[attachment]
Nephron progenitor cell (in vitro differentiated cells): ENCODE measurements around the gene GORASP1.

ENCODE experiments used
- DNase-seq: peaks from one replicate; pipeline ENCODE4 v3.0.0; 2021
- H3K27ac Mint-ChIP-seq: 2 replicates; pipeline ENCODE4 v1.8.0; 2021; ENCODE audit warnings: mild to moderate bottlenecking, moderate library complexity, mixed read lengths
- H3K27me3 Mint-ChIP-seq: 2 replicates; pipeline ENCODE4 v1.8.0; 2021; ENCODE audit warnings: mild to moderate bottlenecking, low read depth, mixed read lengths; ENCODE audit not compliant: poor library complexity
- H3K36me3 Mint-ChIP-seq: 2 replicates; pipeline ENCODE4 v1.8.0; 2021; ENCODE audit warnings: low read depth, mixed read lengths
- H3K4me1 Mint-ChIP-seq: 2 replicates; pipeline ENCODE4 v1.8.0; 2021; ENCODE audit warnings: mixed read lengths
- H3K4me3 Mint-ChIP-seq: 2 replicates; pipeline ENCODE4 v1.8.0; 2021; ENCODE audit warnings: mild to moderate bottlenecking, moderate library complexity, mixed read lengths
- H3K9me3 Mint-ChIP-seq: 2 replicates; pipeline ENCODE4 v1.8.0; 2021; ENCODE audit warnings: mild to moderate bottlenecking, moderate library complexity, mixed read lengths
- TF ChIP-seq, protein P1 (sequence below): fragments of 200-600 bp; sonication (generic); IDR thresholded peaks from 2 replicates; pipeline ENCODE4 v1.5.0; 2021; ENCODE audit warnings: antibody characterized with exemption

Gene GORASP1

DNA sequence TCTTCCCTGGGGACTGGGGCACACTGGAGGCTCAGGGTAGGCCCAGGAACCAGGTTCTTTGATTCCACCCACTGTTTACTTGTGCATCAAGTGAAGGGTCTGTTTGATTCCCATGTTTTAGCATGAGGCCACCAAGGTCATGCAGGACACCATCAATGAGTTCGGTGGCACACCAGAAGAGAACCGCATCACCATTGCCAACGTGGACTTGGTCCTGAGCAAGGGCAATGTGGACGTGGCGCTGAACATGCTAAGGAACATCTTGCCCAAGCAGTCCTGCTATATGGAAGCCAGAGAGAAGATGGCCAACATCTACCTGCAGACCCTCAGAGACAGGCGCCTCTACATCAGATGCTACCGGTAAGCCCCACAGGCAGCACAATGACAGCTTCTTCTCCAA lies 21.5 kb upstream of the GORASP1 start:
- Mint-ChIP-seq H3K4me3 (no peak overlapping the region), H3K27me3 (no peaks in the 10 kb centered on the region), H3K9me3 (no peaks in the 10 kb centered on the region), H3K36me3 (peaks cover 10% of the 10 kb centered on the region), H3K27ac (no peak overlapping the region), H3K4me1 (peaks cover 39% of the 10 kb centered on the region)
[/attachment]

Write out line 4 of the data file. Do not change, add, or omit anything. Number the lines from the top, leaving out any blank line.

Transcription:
- H3K27ac Mint-ChIP-seq: 2 replicates; pipeline ENCODE4 v1.8.0; 2021; ENCODE audit warnings: mild to moderate bottlenecking, moderate library complexity, mixed read lengths